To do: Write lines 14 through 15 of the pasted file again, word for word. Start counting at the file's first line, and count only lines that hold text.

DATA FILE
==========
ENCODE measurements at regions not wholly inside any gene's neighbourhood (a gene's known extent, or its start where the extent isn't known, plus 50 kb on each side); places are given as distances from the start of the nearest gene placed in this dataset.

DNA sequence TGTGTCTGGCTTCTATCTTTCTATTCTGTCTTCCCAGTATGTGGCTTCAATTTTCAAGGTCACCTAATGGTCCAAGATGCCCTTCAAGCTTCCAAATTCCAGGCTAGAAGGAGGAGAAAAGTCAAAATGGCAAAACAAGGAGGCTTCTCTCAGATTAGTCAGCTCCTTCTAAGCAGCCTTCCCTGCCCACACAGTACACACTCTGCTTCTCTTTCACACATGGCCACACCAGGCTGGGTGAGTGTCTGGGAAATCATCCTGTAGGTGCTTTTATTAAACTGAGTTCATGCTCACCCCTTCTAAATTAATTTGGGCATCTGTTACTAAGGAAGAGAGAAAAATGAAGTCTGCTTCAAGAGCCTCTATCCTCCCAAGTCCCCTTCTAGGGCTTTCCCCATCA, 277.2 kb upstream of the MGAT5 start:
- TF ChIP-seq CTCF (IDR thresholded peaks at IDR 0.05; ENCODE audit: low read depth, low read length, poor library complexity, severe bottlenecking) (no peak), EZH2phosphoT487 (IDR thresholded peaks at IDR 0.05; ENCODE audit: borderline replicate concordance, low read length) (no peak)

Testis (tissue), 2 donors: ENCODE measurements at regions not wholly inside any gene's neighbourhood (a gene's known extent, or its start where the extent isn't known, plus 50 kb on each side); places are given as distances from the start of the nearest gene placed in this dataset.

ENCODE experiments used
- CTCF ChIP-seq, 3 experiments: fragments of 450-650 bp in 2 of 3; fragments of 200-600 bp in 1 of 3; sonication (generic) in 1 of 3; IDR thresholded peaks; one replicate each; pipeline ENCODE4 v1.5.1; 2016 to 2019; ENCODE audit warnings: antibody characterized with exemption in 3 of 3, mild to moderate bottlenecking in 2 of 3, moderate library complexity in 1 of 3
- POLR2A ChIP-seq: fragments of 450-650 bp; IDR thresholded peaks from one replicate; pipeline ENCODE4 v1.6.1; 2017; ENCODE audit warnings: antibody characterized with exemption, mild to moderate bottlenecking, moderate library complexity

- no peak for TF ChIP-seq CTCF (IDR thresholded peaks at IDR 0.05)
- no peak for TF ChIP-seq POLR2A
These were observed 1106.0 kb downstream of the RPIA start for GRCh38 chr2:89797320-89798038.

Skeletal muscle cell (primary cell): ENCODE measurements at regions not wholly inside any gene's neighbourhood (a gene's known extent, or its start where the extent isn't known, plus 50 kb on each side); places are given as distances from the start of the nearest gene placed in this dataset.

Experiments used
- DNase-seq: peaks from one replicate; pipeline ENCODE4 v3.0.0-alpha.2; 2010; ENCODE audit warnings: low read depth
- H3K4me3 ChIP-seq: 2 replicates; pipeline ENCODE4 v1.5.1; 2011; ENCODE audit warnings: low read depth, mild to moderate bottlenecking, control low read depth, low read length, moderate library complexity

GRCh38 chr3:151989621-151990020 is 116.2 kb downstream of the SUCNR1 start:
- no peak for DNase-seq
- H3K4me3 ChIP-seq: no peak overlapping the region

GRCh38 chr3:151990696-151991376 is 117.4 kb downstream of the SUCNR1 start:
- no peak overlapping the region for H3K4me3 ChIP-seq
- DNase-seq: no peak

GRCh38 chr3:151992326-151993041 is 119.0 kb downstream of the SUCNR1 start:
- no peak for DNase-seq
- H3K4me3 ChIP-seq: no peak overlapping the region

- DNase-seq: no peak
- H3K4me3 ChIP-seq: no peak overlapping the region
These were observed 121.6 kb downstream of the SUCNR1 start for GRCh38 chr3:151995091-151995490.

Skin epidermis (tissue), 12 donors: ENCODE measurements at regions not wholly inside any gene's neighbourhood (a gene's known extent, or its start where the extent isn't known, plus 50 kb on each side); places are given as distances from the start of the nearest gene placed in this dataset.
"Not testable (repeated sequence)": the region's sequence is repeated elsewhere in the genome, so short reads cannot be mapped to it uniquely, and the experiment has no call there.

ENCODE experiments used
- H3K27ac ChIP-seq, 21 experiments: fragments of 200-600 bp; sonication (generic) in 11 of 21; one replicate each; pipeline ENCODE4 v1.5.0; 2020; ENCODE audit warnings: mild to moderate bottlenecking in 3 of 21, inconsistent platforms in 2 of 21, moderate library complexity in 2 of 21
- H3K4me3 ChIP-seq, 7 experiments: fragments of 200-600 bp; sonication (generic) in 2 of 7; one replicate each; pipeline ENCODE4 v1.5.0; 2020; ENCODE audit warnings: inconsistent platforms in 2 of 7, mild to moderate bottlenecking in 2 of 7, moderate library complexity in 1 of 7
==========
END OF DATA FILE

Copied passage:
- H3K4me3 ChIP-seq: 2 replicates; pipeline ENCODE4 v1.5.1; 2011; ENCODE audit warnings: low read depth, mild to moderate bottlenecking, control low read depth, low read length, moderate library complexity

GRCh38 chr3:151989621-151990020 is 116.2 kb downstream of the SUCNR1 start: